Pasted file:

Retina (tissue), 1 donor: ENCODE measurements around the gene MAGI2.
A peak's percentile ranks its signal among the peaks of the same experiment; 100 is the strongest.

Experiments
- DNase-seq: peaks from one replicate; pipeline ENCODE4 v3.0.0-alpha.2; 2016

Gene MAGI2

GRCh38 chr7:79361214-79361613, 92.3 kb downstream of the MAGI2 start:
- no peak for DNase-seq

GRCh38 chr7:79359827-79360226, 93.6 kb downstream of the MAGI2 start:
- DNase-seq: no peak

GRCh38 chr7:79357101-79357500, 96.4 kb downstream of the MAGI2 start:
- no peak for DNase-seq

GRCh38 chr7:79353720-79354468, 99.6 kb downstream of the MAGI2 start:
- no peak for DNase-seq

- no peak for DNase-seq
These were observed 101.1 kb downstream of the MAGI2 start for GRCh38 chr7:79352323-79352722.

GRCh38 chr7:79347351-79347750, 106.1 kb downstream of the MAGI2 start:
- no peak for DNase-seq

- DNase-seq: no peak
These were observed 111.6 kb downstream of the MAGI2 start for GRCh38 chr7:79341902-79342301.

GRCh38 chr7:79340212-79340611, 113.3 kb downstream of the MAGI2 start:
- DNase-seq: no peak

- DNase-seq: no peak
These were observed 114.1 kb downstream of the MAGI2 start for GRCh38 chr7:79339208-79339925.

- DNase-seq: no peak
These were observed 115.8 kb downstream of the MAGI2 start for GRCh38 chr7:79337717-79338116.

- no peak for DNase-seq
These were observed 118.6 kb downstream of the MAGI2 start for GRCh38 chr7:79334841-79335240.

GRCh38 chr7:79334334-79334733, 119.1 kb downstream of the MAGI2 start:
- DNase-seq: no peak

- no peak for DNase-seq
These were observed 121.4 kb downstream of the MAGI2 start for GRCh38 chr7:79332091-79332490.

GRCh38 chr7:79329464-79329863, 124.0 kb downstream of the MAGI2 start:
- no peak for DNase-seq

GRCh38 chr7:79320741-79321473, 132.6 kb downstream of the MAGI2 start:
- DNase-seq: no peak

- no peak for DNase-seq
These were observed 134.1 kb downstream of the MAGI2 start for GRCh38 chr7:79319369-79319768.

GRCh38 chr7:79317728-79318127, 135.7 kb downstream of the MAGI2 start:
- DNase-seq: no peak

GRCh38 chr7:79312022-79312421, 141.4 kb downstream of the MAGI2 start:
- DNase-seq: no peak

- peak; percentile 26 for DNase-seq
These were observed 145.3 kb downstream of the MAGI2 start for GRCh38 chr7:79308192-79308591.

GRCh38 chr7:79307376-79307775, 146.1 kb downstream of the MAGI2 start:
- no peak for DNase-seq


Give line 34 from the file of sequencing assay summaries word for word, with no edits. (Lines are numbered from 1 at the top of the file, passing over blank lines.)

GRCh38 chr7:79320741-79321473, 132.6 kb downstream of the MAGI2 start: